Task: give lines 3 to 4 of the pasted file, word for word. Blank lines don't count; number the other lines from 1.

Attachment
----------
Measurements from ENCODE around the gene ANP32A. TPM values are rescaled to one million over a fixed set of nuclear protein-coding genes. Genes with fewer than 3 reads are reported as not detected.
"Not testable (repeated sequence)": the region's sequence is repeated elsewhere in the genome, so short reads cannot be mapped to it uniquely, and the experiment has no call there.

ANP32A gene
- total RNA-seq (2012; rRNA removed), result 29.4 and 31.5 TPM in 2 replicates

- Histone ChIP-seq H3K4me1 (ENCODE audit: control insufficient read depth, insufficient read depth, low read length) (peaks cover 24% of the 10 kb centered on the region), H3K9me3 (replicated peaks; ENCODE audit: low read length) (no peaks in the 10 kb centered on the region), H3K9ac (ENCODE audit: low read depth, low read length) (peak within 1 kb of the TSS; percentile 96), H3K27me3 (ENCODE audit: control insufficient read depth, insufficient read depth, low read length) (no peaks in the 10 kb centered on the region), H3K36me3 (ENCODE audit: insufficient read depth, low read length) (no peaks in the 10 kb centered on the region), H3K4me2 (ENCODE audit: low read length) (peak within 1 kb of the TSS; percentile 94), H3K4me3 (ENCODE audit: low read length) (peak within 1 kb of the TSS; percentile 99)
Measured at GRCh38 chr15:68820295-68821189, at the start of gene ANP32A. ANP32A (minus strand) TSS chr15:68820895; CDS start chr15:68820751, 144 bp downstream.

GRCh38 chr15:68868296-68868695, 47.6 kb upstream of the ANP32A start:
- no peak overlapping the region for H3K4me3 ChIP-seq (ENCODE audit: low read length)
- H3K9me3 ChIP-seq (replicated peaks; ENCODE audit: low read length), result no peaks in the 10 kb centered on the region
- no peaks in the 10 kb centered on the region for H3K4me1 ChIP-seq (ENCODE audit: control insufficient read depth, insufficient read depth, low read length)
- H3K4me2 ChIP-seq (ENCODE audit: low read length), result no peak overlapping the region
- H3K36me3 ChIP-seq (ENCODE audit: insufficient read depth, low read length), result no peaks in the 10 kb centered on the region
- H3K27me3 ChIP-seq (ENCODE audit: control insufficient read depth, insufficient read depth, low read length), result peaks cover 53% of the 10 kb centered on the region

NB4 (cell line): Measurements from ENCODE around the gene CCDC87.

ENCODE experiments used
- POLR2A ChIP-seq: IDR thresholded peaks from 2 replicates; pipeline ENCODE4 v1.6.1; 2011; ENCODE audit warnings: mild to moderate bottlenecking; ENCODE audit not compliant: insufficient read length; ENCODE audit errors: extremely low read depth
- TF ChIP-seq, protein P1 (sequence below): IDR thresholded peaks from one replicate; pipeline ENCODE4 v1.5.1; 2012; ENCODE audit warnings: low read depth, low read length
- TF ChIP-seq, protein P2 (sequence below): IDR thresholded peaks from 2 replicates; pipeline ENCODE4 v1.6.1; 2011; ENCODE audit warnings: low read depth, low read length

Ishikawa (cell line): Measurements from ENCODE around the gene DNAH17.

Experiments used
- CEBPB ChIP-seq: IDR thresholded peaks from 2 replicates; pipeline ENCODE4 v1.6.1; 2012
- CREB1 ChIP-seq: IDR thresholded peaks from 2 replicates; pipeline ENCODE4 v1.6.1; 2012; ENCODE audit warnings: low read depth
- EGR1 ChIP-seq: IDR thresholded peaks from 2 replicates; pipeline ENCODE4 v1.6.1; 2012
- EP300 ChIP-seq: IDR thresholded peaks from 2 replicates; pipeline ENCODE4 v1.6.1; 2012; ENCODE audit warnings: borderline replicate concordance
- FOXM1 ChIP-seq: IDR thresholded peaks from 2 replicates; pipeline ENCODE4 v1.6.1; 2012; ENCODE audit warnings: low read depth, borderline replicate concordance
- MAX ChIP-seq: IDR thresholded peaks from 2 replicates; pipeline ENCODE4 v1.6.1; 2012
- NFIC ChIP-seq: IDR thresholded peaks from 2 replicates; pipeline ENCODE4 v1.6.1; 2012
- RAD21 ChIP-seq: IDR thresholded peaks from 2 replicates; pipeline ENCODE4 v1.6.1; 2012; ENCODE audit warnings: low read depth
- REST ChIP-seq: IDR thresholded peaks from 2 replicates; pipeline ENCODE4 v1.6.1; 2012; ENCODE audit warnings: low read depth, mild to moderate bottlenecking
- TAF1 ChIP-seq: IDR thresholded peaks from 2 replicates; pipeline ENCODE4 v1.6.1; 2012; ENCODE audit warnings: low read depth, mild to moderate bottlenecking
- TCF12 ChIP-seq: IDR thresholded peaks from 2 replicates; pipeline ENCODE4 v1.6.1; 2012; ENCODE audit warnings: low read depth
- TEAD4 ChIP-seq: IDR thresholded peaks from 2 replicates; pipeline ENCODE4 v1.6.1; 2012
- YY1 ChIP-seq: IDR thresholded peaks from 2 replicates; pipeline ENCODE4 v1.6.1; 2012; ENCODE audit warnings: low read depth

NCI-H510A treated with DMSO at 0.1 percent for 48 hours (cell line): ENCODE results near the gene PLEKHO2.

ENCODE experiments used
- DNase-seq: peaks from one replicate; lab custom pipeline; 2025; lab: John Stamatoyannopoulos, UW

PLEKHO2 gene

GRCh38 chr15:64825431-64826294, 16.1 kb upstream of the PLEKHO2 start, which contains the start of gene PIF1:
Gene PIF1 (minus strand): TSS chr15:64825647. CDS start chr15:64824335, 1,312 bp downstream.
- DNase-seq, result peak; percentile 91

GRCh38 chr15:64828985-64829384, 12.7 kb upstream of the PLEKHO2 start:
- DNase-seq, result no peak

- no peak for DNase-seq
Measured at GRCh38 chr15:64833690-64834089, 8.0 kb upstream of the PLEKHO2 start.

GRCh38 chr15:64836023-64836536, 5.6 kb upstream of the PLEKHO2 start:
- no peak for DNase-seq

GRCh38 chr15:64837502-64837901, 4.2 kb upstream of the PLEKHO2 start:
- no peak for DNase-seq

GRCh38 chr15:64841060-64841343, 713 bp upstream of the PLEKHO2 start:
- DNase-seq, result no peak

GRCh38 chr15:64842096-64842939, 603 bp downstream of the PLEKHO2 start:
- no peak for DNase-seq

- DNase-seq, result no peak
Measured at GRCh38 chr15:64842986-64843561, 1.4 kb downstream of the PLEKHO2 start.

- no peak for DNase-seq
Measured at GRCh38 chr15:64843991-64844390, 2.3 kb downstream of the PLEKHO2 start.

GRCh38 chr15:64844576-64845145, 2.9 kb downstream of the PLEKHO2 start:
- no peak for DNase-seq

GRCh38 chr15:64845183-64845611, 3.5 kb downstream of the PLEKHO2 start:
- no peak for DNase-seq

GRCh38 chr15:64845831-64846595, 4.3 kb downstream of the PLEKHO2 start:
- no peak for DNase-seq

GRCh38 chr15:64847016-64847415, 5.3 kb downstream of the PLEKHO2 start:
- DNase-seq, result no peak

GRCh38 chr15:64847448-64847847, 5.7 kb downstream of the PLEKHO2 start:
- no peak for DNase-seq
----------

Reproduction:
ANP32A gene
- total RNA-seq (2012; rRNA removed), result 29.4 and 31.5 TPM in 2 replicates